Four Key Ingredients to Training Your Trade Show Staff

Trade Show Personnel

Four Key Ingredients to Training Your Trade Show Staff

Believe it or not, your tradeshow staff can make or break the outcome of your trade show. They alone will dictate whether the investment of time and money spent on the show was well spent, or better spent at home.

Trade show staffers are your company’s representative on the floor, and with only seconds to engage and make an impression on attendees, they need to be prepared and confident. Surprisingly, many companies fail to implement training for trade show staff, choosing to “wing it” instead of making it as vital to the planning process as having the right booth and materials. The good news is that training doesn’t have to be complicated. We’ve put together some quick guidelines to help you get ready for your next trade show: 

  1. Review marketing strategy, goals, key messages, products, and services. With clearly defined objectives, your company is more likely to have a successful trade show experience. Determine what you primarily want out of it — to generate more leads, gain company exposure, or introduce a new product — and build your game plan around it. Make sure staff members have all the information needed to confidently speak about your company, products, and services with your goals in mind, and have the support materials and display set up to reinforce your desired brand positioning.
  2. Practice talking and interacting with trade show attendees. When an attendee enters the booth or looks interested while passing by, each staff member must know how to approach them and effectively communicate. You can create talking points, questions to ask, or a brochure to hand out. Role playing can help staff members feel more comfortable, so when they’re on the spot, they can really shine.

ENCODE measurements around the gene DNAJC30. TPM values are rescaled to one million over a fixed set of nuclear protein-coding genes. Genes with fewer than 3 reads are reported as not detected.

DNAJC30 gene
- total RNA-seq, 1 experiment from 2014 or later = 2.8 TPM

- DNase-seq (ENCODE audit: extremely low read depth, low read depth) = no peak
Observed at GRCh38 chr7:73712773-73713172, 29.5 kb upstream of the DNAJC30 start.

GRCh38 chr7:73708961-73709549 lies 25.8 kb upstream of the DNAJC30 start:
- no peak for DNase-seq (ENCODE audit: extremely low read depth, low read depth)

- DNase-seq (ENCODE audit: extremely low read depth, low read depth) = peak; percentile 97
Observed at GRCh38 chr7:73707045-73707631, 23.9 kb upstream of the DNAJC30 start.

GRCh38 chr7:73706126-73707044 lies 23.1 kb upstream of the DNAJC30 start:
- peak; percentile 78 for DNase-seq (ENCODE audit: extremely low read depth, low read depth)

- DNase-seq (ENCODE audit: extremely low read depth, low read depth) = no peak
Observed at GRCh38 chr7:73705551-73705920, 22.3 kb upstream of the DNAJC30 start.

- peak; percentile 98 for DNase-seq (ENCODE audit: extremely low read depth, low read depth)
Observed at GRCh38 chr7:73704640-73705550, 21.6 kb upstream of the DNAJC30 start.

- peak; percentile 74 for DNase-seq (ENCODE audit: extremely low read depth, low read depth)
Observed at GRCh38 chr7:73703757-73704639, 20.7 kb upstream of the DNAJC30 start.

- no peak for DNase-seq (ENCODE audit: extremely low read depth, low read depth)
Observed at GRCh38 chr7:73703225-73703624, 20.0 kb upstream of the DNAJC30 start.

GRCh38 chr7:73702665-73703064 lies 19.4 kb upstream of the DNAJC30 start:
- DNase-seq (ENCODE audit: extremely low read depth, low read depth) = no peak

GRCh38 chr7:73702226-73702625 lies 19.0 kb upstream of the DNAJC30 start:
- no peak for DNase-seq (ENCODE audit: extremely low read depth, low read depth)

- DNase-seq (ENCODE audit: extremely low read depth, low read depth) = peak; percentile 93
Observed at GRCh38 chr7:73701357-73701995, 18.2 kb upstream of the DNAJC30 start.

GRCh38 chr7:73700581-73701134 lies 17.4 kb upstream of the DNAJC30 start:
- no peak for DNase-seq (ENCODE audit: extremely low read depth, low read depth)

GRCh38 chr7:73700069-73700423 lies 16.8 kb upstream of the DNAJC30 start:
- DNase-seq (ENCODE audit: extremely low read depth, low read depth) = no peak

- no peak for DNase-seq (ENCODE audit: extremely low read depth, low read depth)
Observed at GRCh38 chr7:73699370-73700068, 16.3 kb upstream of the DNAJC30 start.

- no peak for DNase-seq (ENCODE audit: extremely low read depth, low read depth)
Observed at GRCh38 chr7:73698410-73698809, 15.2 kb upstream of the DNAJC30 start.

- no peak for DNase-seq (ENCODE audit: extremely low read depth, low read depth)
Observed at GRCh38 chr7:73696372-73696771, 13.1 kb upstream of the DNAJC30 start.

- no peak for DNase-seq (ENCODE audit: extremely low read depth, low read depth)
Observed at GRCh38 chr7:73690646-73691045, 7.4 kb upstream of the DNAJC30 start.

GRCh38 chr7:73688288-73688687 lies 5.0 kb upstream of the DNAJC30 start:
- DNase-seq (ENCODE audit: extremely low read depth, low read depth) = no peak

3. Discuss proper body language. A person’s posture and attitude can draw people into your booth or drive them away. Staff members should face the aisle, smile, and make eye contact with passersby. Also discuss proper etiquette dos and don’ts. For instance, show up on time, be well groomed and look professional. Do follow the company’s dress code or uniform requirements. However, do not chew gum, sit down, check your phone, or stand with your arms folded while staffing the booth. These show attendees that you’re not even interested in what you’re pitching, so why should they?
  4. Have a post-show wrap up. This can be a great learning opportunity for your staff, and it’s important to discuss what went well and what can be improved upon for the next show. Be sure to acknowledge their hard work and reward them for a job well done. Staffing a trade show booth is not a job to be taken lightly and requires long hours, so making sure your staff knows their efforts are appreciated will make them that much more excited to do it again.

If you have a tradeshow coming up, start preparing your team now. Use the steps we’ve included above as a starting point and add to them as you see fit. Good luck and let us know how it goes!

Headquartered in Baltimore, Maryland, Adler Display brings over 78 years of experience to its clients in need of recognition displays, lobby and corporate interiors, custom exhibits, historical timelines, trade show displays, and signage and graphics. For more information about Adler Display, please visit our website at www.adlerdisplay.com or call us at: 855-552-3537.